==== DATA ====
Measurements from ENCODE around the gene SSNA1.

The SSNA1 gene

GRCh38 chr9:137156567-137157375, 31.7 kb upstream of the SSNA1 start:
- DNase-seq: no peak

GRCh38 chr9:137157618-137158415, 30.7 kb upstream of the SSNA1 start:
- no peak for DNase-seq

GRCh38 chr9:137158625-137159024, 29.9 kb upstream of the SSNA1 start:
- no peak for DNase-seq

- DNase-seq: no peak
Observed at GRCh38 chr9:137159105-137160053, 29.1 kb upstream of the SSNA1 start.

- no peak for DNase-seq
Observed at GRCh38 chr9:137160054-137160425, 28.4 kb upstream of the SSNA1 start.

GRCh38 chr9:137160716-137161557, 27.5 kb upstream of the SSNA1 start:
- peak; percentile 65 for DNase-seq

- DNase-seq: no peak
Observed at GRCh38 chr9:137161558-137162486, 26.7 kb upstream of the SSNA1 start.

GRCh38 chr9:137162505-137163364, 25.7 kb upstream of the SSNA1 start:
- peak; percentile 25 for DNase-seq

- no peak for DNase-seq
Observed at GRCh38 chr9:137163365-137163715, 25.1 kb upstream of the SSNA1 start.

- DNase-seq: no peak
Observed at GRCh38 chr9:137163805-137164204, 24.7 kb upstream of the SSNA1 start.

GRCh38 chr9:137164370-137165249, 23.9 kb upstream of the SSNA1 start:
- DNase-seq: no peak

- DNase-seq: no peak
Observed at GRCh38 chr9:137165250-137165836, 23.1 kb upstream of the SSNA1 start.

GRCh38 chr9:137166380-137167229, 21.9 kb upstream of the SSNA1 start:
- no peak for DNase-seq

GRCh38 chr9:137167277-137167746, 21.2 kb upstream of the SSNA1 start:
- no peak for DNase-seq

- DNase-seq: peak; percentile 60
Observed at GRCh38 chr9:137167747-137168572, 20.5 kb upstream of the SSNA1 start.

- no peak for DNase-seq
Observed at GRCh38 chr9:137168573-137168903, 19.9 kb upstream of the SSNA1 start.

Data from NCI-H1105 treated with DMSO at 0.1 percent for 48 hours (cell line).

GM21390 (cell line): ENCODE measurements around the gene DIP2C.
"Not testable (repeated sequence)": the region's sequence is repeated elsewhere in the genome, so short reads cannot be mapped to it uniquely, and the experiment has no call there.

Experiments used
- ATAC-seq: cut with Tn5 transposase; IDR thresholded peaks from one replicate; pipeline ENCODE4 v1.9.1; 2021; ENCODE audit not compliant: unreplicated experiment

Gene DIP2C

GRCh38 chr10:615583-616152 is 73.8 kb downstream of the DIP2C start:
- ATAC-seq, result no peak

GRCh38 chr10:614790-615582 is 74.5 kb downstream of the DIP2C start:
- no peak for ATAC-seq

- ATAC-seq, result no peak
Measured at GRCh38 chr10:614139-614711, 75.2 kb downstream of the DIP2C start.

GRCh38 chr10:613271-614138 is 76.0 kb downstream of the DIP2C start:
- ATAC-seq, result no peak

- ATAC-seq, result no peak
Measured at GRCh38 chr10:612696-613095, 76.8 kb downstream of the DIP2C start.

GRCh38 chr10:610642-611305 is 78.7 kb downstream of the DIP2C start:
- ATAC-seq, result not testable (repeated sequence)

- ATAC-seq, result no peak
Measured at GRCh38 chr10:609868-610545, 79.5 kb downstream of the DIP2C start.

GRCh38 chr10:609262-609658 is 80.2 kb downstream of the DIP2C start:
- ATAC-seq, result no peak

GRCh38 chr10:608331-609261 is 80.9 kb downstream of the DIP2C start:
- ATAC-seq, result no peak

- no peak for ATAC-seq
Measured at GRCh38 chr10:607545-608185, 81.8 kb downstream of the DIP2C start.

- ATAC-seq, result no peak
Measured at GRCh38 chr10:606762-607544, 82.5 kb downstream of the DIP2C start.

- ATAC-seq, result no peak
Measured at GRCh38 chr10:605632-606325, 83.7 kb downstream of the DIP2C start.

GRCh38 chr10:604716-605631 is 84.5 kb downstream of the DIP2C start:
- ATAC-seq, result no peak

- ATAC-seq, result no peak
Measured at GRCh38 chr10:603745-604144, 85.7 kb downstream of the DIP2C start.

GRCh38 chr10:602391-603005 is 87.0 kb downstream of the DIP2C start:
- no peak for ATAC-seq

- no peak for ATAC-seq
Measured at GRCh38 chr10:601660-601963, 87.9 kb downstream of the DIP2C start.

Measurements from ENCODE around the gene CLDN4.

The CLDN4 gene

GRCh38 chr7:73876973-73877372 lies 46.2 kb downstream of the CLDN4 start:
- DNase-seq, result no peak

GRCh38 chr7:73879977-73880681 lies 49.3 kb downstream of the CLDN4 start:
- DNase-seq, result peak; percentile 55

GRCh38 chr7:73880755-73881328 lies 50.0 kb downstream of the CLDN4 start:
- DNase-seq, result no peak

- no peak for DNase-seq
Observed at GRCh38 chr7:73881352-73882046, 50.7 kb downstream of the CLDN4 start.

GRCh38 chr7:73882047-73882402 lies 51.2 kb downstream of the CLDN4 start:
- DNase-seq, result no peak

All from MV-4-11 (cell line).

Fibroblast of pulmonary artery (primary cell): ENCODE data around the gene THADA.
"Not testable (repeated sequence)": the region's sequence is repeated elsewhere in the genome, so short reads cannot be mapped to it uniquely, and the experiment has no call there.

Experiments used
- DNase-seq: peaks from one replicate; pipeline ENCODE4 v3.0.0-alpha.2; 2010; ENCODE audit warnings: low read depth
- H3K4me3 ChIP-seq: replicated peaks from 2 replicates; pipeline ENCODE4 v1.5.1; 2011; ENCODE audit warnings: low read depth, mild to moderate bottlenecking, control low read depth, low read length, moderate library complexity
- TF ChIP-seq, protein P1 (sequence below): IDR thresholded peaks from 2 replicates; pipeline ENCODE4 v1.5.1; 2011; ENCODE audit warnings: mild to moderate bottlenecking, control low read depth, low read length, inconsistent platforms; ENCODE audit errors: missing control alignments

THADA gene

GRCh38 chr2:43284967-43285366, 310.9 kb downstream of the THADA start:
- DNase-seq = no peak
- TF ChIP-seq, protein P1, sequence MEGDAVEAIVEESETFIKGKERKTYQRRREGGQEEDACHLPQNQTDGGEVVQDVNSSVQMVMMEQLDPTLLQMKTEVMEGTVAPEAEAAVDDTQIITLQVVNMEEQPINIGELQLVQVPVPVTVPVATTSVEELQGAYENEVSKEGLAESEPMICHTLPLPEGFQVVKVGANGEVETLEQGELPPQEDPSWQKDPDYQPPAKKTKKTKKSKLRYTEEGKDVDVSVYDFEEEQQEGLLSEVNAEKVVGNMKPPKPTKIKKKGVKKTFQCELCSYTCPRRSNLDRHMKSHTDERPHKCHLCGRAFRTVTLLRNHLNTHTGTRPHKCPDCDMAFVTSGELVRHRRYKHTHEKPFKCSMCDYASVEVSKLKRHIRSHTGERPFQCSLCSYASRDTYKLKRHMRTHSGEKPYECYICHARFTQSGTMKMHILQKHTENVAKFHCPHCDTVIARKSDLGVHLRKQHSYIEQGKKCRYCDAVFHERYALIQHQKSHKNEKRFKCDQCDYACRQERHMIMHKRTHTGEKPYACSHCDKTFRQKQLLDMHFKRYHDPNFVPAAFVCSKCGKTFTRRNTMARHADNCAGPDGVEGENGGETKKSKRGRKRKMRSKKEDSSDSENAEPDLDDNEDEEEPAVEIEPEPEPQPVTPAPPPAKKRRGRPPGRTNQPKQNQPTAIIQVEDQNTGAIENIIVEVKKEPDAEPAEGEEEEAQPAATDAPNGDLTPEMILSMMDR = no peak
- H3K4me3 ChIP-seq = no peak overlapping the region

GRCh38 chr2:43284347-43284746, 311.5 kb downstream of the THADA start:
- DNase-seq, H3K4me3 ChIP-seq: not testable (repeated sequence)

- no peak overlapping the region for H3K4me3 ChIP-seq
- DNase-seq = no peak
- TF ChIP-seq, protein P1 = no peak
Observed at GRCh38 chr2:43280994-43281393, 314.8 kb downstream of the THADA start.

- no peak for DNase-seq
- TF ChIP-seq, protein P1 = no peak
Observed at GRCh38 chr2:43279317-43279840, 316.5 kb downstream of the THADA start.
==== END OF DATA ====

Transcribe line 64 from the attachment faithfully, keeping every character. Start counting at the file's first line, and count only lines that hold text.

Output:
Measured at GRCh38 chr10:605632-606325, 83.7 kb downstream of the DIP2C start.